Banking on Competition

October 2003

Doug Bruce, Director of Research

 


Introduction
In recent years, there have been several failed merger attempts by the major chartered banks. There is also the disturbing trend of bank branch consolidation throughout the country. In terms of public policy, the federal government has focused on developing merger review guidelines and is starting to examine issue of allowing cross-pillar mergers (e.g., a merger between major banks and insurance companies). CFIB has, and continues, to follow closely such major
developments in the evolution of the financial sector—particularly as they relate to the small and medium-size enterprise (SME) segment of the economy. CFIB is not against change. In fact, a key trait among CFIB members is their ability to be flexible and innovative in reacting to change. However, CFIB is against any change that reduces access to business banking services and credit financing for small business.

A strong small and medium-sized enterprise (SME) sector is the key to a successful, prosperous economy. Estimates based on Statistics Canada data indicate that Canada’s SME sector accounts for close to half (45 per cent) of the gross domestic product (GDP)—a clear indication that all segments of the economy and society are affected in one way or another by small business. Despite the constantly changing business environment, the focus of Canada’s entrepreneurs has never wavered: to take the initiative of starting and growing their own businesses and make a solid contribution to their communities in the form of jobs and economic growth.

The achievement of small businesses goals, whether they are short or long term, is highly dependent on the services provided by their bank. In addition to requiring a source of financing for growth and expansion, small businesses also need a conveniently-located bank branch for various daily services. Cash and coin, account and deposit services, payroll processing, credit/debit cards, pension and savings, and various personal banking services are some examples from a long list of essential banking services. At a time when the client base is asking for full-service relationships, the banking sector appears to be turning their backs on this essential banking need.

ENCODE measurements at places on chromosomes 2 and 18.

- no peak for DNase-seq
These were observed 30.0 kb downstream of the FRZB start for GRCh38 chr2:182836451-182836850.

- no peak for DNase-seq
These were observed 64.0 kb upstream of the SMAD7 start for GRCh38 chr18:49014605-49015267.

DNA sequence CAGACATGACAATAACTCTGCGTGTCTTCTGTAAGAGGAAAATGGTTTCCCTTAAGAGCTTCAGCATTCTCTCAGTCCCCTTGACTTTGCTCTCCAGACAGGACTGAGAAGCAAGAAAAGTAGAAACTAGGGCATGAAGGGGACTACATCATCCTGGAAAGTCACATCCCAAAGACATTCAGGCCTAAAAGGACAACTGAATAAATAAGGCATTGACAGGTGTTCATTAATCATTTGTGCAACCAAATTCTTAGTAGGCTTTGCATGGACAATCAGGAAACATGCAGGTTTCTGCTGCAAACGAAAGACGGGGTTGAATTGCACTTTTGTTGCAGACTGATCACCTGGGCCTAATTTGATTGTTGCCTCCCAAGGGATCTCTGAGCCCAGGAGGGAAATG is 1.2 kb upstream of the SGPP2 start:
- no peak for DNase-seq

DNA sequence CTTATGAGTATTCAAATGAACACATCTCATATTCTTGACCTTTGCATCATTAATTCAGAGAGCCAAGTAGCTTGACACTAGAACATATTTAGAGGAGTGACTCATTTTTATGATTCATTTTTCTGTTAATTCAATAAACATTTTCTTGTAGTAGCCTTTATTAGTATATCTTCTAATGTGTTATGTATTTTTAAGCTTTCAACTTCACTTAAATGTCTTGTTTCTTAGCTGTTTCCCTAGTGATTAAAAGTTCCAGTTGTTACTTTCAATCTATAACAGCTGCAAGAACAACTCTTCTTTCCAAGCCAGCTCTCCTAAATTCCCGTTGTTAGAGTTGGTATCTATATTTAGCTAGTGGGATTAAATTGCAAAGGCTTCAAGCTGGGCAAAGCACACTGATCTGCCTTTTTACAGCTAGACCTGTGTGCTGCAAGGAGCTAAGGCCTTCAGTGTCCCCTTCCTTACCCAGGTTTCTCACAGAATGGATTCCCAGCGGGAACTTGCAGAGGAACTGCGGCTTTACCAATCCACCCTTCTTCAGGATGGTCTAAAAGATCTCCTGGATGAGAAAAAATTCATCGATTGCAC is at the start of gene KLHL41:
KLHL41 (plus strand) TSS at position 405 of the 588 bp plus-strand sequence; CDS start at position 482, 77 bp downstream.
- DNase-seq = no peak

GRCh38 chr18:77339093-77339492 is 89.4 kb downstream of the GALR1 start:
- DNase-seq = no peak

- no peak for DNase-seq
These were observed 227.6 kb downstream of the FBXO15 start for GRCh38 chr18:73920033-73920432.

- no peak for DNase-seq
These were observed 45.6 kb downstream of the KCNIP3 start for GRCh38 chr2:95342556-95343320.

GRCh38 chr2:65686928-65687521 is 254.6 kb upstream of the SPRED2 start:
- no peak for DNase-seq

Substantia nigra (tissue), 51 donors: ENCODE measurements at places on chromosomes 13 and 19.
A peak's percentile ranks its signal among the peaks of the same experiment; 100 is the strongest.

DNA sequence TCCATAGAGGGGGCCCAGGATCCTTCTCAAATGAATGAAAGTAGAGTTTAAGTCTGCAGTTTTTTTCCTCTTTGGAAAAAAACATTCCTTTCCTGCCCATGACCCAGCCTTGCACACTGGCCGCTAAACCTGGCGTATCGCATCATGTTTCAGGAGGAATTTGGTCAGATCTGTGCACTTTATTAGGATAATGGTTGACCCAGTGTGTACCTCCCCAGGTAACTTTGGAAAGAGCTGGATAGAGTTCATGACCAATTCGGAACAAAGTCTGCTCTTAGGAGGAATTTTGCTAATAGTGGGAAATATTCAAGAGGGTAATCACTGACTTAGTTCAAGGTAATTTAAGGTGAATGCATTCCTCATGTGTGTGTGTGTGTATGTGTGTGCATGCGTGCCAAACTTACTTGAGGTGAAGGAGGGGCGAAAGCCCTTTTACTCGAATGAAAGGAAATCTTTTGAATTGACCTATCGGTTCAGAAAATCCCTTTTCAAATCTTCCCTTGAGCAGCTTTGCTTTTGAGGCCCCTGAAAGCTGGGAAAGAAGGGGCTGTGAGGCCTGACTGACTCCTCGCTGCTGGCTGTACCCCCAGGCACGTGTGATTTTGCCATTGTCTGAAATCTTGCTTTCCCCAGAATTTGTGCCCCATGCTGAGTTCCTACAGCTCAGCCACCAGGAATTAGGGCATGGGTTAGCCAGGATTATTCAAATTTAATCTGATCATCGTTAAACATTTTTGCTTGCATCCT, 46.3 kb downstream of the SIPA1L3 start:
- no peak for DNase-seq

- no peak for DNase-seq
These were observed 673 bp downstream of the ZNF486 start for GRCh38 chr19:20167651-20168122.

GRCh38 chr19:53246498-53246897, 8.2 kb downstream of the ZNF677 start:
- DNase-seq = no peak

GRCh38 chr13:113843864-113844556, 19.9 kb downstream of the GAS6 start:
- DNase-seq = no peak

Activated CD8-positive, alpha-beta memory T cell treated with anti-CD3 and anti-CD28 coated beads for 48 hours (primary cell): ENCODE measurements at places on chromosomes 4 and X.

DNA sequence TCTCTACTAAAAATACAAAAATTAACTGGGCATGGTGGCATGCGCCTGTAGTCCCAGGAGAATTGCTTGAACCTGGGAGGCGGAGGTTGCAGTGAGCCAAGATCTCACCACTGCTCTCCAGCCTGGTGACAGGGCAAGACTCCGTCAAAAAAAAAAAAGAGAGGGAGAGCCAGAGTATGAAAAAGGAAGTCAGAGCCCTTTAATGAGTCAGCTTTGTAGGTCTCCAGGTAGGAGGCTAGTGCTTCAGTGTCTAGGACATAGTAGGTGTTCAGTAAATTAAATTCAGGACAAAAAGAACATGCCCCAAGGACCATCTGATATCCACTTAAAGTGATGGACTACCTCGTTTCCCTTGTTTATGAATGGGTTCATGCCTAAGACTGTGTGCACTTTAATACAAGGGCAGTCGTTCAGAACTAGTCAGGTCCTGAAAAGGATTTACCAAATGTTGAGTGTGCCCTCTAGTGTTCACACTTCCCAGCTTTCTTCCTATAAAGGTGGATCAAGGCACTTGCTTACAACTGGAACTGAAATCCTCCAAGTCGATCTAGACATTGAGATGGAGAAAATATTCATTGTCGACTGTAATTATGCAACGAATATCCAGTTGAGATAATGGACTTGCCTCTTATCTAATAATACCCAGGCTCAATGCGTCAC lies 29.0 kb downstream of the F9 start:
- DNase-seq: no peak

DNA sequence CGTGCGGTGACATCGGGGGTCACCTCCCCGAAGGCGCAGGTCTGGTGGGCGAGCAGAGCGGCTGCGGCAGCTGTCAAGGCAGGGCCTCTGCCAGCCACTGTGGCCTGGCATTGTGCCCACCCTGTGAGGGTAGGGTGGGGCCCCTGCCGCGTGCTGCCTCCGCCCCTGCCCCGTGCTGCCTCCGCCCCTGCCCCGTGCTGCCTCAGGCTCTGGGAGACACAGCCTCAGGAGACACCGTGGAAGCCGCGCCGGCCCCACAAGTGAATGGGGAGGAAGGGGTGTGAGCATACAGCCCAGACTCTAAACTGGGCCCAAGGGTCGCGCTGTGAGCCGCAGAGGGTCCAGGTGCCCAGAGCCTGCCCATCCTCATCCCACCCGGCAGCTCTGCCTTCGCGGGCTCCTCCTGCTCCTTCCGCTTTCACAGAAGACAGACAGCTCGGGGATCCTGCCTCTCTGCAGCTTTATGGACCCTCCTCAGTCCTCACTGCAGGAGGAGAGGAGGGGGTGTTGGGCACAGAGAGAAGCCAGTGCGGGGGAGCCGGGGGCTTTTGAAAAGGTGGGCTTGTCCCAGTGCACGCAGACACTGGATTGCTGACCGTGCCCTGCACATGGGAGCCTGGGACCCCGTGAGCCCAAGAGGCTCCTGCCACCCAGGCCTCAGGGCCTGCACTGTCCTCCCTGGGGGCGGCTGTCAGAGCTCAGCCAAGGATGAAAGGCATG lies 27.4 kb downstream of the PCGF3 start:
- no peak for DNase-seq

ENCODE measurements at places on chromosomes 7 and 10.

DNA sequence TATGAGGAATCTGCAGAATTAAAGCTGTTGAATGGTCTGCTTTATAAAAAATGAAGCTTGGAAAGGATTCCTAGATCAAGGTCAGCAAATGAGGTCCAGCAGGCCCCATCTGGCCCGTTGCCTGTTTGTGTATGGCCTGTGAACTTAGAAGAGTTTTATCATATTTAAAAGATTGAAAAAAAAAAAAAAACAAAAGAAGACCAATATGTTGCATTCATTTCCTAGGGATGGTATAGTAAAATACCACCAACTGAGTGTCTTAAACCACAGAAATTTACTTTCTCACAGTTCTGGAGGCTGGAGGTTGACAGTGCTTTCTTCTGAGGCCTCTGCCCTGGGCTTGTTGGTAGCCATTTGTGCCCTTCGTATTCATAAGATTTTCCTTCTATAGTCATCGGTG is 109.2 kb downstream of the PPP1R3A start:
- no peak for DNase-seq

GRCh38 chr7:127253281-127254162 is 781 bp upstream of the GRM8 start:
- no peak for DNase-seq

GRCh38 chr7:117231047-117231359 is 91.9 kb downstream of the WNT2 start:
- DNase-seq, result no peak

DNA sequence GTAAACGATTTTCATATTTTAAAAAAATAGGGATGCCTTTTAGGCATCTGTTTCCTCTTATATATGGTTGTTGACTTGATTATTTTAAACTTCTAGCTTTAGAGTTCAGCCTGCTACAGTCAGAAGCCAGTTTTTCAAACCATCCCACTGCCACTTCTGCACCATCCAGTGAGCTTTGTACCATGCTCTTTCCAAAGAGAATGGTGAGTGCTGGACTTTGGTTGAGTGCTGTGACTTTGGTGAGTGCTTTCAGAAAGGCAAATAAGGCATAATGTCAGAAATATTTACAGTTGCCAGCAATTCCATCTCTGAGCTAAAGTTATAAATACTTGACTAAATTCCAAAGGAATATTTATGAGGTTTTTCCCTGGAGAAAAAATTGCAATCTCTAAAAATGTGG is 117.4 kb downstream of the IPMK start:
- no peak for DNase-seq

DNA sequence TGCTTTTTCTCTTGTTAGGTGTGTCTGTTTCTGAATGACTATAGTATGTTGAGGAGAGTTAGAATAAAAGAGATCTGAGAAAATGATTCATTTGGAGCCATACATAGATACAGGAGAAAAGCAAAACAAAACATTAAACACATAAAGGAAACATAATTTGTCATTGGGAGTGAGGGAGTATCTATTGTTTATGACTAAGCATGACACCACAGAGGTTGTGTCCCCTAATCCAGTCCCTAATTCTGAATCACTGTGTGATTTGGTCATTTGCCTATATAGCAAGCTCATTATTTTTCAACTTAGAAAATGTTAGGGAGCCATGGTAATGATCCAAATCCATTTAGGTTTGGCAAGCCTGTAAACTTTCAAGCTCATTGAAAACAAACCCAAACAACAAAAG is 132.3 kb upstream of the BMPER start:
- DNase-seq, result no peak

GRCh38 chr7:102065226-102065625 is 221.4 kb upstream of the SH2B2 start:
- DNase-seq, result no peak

An important element of CFIB’s work is to provide information how good or bad a job the banks are doing in serving the banking needs of small businesses. The survey findings also inform individual banks and other institutions as to how they are serving the small business market. The overall intent is to establish an information and knowledge base that can be used by business owners, bankers and government policymakers to improve the banking industry’s ability to better serve the needs of business clients. This may mean more vigorous competition for the small business market; business owners shopping around for improved banking services or demanding improved service from their current bank; and the development of public policy that supports a competitive banking industry.

Canada’s SME sector is strong. Canada’s entrepreneurs are confident. Canada’s future is bright—but only if efforts are made to improve continuously the domestic market for small business banking services. CFIB believes the banks and other key players in the banking sector need to be continuously challenged on their performance for any improvements to be accomplished. Enhancing competition in the domestic banking market is more challenging today
than it was in the recent past. Recent acquisitions and consolidations within the banking sector, as well as the trend towards fewer full-service bank branches, make additional competition in the banking industry more of a distant goal.

The CFIB Banking Survey was conducted between April 1 and May 26, 2003. A total of 9,565 owners of independently-owned and operated businesses participated in the survey. The survey data is representative of all regions and industry sectors throughout Canada. Overall results are accurate to within ±1.0 percentage points, 19 times out of 20. The margin of error is larger within provinces, industry sectors and other sub- groupings of the survey data.

 

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